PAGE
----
Funding Wildlife Management
Wildlife management must be financially supported for a number of reasons.
- To understand the food and shelter needs of each species
- To count animals, study the populations of each game species, and manage hunters
Without the activities of wildlife management, hunting seasons would have to be closed, or populations of game animals could easily become overhunted.
In the early 1900s, there were few professional wildlife managers and little money to effectively manage wildlife and hunters. Many hunters of that day understood the importance of wildlife management and proposed to Congress a tax on all firearms and ammunition sold to hunters and shooters. As unusual as it is for a group of people to ask to be taxed, hunters did so because they knew that the protection of habitat was necessary to the future of hunting.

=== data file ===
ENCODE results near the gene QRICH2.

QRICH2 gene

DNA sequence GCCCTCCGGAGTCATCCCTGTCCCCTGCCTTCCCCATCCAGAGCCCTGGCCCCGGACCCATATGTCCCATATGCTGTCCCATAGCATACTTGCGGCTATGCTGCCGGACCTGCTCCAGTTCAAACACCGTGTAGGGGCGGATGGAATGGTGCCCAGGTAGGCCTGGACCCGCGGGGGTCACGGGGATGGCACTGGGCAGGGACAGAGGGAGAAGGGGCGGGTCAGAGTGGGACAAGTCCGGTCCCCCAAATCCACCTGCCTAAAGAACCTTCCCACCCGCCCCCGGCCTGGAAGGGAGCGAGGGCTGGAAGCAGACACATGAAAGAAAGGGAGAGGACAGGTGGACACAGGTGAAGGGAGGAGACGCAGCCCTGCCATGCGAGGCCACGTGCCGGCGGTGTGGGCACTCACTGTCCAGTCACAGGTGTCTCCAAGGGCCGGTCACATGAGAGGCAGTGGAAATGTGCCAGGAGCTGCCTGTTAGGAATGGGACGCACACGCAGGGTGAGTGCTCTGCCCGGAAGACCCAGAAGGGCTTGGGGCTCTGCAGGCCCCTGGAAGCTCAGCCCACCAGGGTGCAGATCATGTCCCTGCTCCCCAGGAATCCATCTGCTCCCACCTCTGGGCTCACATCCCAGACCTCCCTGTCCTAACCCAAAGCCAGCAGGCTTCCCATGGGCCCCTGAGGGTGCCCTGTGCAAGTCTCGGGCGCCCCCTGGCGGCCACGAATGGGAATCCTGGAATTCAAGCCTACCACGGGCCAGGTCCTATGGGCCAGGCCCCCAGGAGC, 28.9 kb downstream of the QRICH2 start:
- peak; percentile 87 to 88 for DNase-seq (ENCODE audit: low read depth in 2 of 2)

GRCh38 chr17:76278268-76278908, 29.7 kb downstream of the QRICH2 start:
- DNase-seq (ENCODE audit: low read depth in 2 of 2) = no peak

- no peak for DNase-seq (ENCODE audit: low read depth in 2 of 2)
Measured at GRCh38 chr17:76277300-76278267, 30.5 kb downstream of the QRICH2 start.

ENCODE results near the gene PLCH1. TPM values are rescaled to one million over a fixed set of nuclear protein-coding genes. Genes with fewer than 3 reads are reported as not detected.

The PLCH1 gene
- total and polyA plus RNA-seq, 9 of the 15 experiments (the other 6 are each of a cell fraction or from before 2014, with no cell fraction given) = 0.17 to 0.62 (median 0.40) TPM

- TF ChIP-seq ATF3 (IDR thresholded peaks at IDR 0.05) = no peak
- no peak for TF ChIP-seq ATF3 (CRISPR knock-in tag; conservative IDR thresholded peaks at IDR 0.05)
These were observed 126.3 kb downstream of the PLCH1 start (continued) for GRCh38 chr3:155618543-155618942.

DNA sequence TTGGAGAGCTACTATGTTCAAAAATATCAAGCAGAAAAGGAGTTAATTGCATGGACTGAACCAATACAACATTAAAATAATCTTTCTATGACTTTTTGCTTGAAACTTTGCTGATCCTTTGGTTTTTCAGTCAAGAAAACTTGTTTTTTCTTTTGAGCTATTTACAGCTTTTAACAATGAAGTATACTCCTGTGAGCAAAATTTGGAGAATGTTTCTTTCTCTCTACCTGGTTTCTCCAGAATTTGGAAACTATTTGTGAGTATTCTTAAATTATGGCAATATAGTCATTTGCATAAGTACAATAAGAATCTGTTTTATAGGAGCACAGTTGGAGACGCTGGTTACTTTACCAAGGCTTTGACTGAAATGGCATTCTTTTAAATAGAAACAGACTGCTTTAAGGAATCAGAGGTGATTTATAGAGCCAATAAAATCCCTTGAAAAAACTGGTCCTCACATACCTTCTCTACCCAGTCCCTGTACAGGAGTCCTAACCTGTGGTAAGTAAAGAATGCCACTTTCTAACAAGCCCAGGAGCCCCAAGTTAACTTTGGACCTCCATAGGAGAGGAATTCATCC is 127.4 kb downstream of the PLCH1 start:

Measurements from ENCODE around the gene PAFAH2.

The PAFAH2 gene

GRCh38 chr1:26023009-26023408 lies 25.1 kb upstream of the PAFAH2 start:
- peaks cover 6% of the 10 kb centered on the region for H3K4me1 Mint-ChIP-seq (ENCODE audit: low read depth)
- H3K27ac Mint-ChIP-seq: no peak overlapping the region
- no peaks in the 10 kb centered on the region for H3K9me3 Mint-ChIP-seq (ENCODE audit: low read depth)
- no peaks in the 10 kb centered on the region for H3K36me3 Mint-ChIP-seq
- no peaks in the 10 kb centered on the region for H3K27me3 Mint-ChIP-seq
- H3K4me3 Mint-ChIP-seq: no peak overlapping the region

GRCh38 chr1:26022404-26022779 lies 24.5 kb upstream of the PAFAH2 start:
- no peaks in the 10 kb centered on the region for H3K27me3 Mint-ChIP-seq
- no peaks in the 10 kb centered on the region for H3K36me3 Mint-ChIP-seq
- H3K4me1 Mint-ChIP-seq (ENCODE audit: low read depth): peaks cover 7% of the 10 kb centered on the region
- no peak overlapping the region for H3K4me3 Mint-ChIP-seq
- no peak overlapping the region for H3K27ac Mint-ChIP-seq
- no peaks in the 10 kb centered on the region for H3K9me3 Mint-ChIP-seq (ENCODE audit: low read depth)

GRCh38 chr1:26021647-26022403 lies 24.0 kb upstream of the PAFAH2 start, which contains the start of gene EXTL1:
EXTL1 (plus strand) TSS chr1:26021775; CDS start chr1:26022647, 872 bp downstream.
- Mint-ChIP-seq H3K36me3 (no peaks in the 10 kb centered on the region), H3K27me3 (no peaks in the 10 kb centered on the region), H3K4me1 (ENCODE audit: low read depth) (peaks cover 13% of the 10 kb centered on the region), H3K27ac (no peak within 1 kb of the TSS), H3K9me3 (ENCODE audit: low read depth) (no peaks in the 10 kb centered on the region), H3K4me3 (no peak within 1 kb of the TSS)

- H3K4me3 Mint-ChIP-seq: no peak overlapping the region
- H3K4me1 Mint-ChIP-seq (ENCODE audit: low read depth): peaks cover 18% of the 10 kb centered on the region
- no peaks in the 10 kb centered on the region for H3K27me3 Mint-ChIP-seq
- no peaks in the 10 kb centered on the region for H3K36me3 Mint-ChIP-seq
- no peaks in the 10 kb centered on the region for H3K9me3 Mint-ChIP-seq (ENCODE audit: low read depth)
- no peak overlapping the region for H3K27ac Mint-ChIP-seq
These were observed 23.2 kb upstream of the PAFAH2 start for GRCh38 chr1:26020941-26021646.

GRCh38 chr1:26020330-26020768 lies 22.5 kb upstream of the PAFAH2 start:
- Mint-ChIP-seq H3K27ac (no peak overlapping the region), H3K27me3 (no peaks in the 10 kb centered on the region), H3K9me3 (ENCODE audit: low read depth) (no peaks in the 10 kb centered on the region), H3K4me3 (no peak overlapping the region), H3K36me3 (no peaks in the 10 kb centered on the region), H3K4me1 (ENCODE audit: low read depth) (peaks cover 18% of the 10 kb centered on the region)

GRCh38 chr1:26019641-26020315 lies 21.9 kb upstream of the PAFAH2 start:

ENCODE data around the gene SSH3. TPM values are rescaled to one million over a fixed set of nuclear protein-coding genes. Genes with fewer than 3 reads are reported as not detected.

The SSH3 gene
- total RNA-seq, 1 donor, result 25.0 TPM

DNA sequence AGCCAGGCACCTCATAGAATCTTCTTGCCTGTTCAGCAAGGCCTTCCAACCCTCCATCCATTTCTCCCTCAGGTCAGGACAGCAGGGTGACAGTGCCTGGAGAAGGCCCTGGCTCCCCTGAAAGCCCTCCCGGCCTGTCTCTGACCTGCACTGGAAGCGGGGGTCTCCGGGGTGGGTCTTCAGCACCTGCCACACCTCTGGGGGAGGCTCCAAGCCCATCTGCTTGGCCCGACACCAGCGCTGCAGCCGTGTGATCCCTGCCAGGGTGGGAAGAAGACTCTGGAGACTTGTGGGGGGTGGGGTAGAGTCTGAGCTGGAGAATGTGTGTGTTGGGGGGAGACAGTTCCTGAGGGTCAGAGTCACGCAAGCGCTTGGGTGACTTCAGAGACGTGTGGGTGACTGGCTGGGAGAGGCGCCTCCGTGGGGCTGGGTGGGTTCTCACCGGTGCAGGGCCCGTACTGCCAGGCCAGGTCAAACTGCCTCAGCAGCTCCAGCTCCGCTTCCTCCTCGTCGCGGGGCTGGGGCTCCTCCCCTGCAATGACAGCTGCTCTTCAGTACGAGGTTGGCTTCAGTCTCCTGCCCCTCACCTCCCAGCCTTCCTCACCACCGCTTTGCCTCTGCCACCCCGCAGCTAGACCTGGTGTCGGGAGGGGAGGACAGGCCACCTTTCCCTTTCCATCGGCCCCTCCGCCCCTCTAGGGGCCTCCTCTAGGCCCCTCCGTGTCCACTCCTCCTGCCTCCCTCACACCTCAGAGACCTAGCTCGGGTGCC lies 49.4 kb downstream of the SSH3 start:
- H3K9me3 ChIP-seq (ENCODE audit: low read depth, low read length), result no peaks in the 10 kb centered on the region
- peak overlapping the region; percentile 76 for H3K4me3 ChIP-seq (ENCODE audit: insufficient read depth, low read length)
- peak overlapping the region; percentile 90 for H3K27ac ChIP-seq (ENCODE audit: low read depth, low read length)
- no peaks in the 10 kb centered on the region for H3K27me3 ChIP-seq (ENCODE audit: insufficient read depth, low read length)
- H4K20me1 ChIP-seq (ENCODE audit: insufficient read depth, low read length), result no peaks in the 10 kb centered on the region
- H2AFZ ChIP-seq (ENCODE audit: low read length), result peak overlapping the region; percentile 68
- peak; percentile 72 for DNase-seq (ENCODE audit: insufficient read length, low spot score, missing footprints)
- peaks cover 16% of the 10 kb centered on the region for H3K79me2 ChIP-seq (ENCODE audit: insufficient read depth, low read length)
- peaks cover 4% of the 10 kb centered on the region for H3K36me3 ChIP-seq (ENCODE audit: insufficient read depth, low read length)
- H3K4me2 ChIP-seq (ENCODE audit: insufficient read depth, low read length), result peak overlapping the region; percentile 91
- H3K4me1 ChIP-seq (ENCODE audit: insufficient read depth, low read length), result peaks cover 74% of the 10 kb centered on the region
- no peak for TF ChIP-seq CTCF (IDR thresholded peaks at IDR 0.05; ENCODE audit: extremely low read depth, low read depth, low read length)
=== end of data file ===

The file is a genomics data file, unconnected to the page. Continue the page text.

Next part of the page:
A federal tax on firearms and ammunition began in 1937 as a result of the Pittman–Robertson Act. Each purchase of firearms, ammunition, archery equipment, or reloading supplies for practice or hunting contributes to wildlife management.
Each state supports wildlife and habitat management. Most of Alaska’s share comes from the sale of hunting and trapping licenses.
In Alaska, hunters age 16 through 59 must purchase a license before they can hunt. Resident hunters who are younger are not required to have a license, and older resident hunters may apply for a free permanent hunting license.
When you as a hunter purchase hunting licenses and hunting equipment or supplies, you contribute to wildlife management.
Funds from state and federal duck stamps contribute to habitat management programs for waterfowl.